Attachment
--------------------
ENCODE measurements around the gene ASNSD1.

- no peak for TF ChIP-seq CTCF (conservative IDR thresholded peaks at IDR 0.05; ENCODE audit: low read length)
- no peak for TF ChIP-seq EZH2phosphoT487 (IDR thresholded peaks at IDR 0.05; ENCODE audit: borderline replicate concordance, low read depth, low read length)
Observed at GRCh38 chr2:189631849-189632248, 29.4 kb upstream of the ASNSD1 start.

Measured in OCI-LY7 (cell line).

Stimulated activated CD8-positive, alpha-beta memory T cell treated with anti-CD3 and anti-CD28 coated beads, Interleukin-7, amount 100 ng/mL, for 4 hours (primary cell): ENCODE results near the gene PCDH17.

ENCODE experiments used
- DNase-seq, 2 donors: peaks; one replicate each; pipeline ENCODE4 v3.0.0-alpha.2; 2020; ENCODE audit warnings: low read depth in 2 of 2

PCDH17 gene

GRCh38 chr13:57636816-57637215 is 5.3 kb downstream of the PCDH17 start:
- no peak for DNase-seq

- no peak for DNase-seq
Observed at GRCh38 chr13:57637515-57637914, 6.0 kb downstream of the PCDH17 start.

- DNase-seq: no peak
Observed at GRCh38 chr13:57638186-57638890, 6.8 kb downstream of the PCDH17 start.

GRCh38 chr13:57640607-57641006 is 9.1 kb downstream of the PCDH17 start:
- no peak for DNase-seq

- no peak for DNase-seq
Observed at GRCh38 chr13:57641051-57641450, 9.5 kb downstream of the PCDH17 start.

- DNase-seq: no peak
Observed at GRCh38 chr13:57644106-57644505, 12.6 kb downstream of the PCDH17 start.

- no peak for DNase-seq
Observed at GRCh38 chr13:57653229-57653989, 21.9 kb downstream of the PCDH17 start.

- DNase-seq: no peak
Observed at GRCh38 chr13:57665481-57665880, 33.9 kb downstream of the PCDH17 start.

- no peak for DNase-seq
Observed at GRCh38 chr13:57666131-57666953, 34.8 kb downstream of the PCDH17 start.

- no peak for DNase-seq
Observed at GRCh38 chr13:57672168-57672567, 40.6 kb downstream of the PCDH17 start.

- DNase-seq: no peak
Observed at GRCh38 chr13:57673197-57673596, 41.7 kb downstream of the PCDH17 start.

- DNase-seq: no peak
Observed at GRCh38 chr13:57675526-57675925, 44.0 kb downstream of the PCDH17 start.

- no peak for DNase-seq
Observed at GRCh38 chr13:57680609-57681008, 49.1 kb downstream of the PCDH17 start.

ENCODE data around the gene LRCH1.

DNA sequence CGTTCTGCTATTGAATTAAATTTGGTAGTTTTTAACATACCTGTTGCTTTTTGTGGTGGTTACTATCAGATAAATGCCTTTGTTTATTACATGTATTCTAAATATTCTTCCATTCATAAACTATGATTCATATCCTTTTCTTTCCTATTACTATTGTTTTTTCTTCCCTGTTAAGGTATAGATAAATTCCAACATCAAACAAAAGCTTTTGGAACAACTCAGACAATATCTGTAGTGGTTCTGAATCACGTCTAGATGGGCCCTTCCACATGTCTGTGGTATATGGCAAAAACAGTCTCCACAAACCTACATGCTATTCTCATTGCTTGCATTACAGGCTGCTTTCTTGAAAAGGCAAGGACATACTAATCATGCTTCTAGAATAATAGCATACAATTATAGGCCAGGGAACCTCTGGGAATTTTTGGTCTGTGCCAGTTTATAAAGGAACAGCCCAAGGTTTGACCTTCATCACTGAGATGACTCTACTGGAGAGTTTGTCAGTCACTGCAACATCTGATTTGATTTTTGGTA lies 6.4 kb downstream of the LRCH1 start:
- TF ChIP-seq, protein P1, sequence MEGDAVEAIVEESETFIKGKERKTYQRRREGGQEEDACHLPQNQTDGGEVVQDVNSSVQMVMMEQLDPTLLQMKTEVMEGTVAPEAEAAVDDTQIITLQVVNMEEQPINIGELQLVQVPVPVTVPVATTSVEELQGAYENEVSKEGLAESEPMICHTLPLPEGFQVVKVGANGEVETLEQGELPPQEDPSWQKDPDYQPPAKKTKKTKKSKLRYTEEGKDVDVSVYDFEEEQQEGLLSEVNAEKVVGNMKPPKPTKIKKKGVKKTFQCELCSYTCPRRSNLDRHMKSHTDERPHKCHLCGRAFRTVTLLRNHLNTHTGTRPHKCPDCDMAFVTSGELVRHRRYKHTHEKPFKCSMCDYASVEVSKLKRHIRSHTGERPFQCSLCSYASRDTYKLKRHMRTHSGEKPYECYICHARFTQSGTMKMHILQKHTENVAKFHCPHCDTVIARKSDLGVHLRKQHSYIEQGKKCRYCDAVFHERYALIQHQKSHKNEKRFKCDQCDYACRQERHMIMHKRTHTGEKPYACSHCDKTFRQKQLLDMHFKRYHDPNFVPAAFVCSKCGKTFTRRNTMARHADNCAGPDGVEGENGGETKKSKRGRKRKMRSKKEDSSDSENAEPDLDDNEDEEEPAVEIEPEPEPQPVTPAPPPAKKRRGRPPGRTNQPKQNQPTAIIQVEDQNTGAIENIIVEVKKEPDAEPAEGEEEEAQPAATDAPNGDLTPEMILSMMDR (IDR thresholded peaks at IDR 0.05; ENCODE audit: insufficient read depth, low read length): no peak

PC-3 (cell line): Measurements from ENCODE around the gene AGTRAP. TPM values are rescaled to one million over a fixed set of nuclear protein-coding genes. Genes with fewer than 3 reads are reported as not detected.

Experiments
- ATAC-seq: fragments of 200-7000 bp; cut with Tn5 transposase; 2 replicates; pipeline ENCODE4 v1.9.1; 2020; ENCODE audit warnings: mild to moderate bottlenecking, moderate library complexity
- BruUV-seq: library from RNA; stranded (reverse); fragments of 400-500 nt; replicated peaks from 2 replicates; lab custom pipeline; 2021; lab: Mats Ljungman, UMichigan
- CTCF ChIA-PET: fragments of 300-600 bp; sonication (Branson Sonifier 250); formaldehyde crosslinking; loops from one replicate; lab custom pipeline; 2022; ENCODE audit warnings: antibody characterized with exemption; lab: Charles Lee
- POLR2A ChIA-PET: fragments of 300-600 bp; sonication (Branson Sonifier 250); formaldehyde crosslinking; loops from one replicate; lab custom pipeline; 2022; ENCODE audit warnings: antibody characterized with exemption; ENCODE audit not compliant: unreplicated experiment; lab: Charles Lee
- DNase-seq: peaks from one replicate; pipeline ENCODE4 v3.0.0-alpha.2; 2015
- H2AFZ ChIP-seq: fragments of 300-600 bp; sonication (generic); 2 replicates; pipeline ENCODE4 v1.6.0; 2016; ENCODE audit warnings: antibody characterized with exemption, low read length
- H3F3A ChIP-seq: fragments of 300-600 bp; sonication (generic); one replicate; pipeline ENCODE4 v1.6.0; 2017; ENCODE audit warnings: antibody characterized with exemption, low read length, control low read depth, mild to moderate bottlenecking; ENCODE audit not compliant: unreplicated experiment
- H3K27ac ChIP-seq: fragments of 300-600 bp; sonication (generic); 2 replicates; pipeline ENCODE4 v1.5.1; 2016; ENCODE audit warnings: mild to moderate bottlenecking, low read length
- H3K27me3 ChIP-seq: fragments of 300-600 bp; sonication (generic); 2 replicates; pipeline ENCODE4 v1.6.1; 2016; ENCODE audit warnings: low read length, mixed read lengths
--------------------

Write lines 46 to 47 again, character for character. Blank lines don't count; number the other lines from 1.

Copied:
- H2AFZ ChIP-seq: fragments of 300-600 bp; sonication (generic); 2 replicates; pipeline ENCODE4 v1.6.0; 2016; ENCODE audit warnings: antibody characterized with exemption, low read length
- H3F3A ChIP-seq: fragments of 300-600 bp; sonication (generic); one replicate; pipeline ENCODE4 v1.6.0; 2017; ENCODE audit warnings: antibody characterized with exemption, low read length, control low read depth, mild to moderate bottlenecking; ENCODE audit not compliant: unreplicated experiment